Quick Guide for Sellers to the New Alberta Real Estate Purchase Contract.

Changes to the AREA Contract:
Selling Your Home in Alberta.


The July 2017 Alberta Real Estate Association (AREA) purchase contract has 10 major changes. I posted a long blog and podcast about these changes recently, but sometimes a quick guide is helpful. Below are the three most important changes from your perspective as a seller: Permits, Dower Rights, and Vacant Possession.


1. Permits

As seller you must disclose in the contract:

  1. Whether you have received or know about any government/city notices about your property. You must also disclose whether you know about any lack of permits. Notices could be about anything. Could be more important things like upgrading or moving electrical service or pending work on water or gas lines. Or perhaps smaller but irritating notices regarding getting rid of noxious weeds or your responsibility to mow the grass on attached municipal property.
  2. What about, “known lack of permits for any development on the Property…”? If you put a family room in the basement with an extra bathroom, it probably won’t be good enough to say, “I didn’t know I needed permits for the plumbing and electrical.” You most likely will be responsible for getting permits if permits were required.

Deal with these issues when you are listing the property with your realtor. Tell your realtor everything you think is relevant. Solving issues, especially permit issues takes time and money. Your sale will certainly be delayed and a buyer will want some of the sale proceeds held back if these issues come up closer to the closing date.


2. Dower Rights:

Dower is an old legal concept all about the rights of a non-title spouse. If you are married (not common law), on title by yourself, and either you or your spouse have ever lived in the sale property at any time since your marriage, then your spouse not on the title must consent to the sale of the property. The change in the new contract is that your non-title spouse must sign a Dower Consent as part of the real estate purchase contract. Formerly, this was taken care of by lawyers in the closing paperwork. Now you have to deal with it much earlier in the sale process. Failure to disclose could void the contract.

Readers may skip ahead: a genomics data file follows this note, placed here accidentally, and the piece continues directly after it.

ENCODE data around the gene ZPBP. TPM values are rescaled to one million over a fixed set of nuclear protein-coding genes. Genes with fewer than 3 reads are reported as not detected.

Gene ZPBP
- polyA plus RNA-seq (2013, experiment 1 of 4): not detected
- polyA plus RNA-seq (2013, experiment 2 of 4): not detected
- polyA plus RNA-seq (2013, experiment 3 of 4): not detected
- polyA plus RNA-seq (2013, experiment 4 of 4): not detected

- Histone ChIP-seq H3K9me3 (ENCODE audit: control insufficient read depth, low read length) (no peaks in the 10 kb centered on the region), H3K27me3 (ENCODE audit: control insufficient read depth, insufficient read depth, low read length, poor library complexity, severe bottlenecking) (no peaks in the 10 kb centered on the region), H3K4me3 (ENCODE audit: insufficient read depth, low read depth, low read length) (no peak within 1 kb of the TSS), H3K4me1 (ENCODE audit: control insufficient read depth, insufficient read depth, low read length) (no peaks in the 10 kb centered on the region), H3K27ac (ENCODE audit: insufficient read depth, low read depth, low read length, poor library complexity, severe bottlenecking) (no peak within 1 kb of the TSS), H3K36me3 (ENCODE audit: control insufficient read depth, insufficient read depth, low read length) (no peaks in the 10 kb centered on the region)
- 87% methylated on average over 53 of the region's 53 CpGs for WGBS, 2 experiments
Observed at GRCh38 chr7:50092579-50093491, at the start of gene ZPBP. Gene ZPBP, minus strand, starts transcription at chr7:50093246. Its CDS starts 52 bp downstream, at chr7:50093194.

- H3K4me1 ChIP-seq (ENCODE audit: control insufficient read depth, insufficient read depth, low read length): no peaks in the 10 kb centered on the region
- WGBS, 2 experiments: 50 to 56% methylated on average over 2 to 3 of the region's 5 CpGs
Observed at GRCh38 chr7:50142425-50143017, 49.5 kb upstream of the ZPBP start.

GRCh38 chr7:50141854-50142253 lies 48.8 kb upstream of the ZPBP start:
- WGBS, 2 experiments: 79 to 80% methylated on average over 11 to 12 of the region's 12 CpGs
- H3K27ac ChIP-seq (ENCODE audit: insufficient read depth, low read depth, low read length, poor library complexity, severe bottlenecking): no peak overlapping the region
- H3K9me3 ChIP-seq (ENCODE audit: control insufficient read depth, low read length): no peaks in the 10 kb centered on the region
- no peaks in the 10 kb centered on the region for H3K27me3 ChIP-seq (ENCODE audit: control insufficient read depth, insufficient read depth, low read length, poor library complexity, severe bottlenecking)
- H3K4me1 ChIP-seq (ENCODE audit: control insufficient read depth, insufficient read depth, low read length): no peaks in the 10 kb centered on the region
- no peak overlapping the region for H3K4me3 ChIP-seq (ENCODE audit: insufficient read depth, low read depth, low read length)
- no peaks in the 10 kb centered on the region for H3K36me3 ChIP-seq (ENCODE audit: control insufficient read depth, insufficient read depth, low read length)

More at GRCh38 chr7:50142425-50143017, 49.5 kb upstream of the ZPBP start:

Coaching: your non-title spouse must be on board with your decision to sell the property. If they aren’t, they won’t sign the Dower Consent and your deal will collapse.


3. Vacant Possession:

The 2014 contract said that, as seller, you had to provide vacant possession to the buyer, “subject to the rights of existing tenants, if any.” The September 2016 contract now says you have to give the buyer vacant possession. No more, “subject to the rights of existing tenants, if any.” If there are tenants, it’s up to you to advise the buyer. The buyer may want to take over your tenants—especially if they are an investor. But, they may not and it’s up to you to negotiate a closing date that allows you to meet the obligation of giving vacant possession. There are lots of possibilities under this scenario, too many to discuss here. Bottom line, unless you know for sure your property will be vacant on possession day, then you need to address the issue in your contract negotiations. This is a tricky area.


For an in-depth discussion of the new 2017 AREA contract, including a podcast with explanations, check the following linked blog post: https://barrymcguire.ca/2018/05/30/real-estate-purchase-contract-alberta

You can also ask your realtor about other changes and consult us at RMLO Law LLP in Edmonton. Get in touch with Barry today if you’re planning on selling your home in Alberta!

“House renting, buying, selling contract” image by Mark Moz used under CC Attribution 2.0 Generic.

Selling Homes in Alberta and Real Property Reports

What the Heck Is a Real Property Report and Why Should I Care?

In the Province of Alberta, a Real Property Report (RPR) is a required part of the standard Multiple Listing Service (MLS) real estate purchase sales contract. It is a document that was formerly called a Land Survey because a professional group known as the Alberta Land Surveyors’ Association produces it. Continue reading

Investor Lawyer vs. Everyday Millionaire

Everyday Millionaire podcast logo

“Podcast Interview with Barry McGuire: Enduring Lawyer, Authentic Counsel.”